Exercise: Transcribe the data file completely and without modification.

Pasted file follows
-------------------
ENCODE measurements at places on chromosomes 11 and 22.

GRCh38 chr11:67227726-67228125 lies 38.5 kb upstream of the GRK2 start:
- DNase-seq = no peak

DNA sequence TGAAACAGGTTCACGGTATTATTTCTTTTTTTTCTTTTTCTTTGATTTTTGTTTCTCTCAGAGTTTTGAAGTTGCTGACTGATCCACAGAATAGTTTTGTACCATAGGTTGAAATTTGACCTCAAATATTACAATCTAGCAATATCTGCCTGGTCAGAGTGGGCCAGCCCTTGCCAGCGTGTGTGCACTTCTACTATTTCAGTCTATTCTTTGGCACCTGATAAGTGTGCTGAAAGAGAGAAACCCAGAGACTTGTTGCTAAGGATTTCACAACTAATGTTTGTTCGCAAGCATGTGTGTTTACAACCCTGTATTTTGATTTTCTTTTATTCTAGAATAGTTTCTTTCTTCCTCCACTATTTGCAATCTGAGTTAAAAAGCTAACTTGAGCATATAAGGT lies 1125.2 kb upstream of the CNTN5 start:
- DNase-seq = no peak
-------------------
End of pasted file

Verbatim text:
ENCODE measurements at places on chromosomes 11 and 22.

GRCh38 chr11:67227726-67228125 lies 38.5 kb upstream of the GRK2 start:
- DNase-seq = no peak

DNA sequence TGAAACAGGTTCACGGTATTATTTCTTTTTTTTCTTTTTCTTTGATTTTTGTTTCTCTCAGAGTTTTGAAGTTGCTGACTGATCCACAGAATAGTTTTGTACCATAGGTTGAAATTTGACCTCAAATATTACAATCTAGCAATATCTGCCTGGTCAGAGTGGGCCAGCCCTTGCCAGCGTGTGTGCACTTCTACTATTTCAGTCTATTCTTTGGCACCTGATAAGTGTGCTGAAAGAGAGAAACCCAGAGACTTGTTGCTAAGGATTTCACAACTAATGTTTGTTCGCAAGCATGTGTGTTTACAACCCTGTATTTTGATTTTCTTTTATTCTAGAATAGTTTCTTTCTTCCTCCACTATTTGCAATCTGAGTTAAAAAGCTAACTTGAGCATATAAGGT lies 1125.2 kb upstream of the CNTN5 start:
- DNase-seq = no peak